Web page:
In this age of plastic money, one of the perks of having a nice white-collar corporate job is having your own expense account. Most companies give out corporate credit cards to their employees, especially to those that are expected to travel a lot for business.
The way the payments and expenses work for these cards is pretty simple although there have been reports of some card owners complaining about how to file their expenses to the accounts payable. Here's how it works - when you use your corporate card for any transaction, you are handed a receipt. Nearing the end of the expense cycle, you are asked by the accounts payable to "file your expenses" and submit the receipt to them. Once that is done, your work is done as your accounts payable then makes the payment to the credit card issuer.
It's kind of astonishing how all of these steps are so simple and yet some people see late fees and extra charges on their cards with no apparent fault of their own. It eventually boils down to confrontations between the employees, the customer support rep working in the credit card company and at times, also with someone in the accounts department in the corporate office. The truth is such ugly scenarios can be easily avoided with a proper knowledge of how corporate cards work.
· Firstly, as employees, a lot of customers forget that there are different types of corporate credit cards depending on who the issuer is. For example, American Express Corporate cards have different set of rules of usage than Visa and MasterCard. More importantly, after getting their corporate cards, employees should immediately ask their accounts payable about the kind of charges they can or cannot make with the card. In most cases, differences arise with retail charges which involve apparel stores, electronic gadgets stores, shopping marts like Wal-Mart, etc.
· When traveling abroad, it is a good idea to let the card company know your travel dates beforehand. This ensures that the auto fraud protection will not freeze the card in case of irregular charges from abroad. In some cases, notifications are also necessary for retail charges. Knowing how to classify retail charges is also important. There have been examples of people trying to use their corporate cards to book trainings or seminars and get their card denied. It is because such charges are grouped as retail. All it takes to make the card go through in such cases is a call to the customer rep in the card company and get the charge taken care of over the phone itself.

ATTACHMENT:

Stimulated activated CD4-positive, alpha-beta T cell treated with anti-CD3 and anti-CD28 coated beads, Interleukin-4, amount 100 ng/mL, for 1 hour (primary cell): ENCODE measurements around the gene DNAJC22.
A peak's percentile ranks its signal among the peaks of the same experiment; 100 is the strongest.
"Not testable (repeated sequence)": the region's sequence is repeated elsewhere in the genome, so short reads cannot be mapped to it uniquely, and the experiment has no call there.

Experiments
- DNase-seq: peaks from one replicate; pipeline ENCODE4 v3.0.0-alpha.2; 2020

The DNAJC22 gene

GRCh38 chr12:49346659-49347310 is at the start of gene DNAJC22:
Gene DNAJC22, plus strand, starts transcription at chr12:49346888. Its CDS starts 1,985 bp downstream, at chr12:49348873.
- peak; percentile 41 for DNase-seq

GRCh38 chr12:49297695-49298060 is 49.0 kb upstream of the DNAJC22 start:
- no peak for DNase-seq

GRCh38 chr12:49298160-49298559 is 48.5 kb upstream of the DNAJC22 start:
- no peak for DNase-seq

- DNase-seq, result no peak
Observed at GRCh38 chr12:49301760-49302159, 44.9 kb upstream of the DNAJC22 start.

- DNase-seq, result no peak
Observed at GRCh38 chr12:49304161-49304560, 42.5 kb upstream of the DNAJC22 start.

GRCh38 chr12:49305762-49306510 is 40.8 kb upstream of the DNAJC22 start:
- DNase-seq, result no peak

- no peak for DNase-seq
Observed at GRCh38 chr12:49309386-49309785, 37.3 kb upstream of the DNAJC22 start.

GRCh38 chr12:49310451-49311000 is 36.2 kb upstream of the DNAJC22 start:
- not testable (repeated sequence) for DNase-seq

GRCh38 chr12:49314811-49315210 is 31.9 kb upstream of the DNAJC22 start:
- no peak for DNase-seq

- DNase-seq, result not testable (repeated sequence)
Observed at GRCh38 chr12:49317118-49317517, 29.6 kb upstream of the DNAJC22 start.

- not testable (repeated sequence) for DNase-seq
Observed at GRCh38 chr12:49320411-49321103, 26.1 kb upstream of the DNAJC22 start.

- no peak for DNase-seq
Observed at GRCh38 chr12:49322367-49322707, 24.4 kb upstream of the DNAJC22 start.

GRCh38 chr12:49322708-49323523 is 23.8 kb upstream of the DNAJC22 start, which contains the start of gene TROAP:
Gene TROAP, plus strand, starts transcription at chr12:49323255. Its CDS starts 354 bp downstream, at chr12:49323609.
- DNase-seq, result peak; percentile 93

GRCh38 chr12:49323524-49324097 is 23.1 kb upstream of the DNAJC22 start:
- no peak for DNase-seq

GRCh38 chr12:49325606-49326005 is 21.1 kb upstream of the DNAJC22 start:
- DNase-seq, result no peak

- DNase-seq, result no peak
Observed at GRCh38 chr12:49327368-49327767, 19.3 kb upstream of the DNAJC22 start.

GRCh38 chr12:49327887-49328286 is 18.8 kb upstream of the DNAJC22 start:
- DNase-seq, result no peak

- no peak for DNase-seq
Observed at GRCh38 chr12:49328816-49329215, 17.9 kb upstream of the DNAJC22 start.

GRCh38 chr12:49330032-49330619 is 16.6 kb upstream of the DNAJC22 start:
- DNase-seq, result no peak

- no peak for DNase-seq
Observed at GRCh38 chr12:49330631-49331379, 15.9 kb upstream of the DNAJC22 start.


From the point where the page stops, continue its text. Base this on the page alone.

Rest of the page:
· Let us talk about the all important part of membership points and frequent flyer miles. Most offices do not care about membership points and hence most cards are not pre-approved with this feature. One can just call up the card company and activate this feature which costs around $15. This charge however cannot be expensed and so it must be paid by the card owner himself. If anyone has seen the George Clooney movie 'Up in the Air', he'll know the value of these loyalty points.
· The problem of late fees has been bothering corporate card members for a long time now. Here's how one can avoid it. Most corporate cards are charged cards, which mean that they need to be paid in full within 60 days to avoid late fees. However, in case the accounts payable makes the payment after that time period, one might incur a late fee. To avoid that, one can simply choose to pay the last few charges on the card out of one's own pocket. These charges can be reimbursed by asking the card company to send the employer a check equaling the amount of the extra credit. Thus, late fees can be avoided.
Corporate credit cards are not a luxury but a necessity for a lot of professionals. One must remember that these are not meant for retail purchases unless specified. If employees follow the tips discussed here and use their card in a responsible manner, there is no reason why one should face any problems while filing the expenses.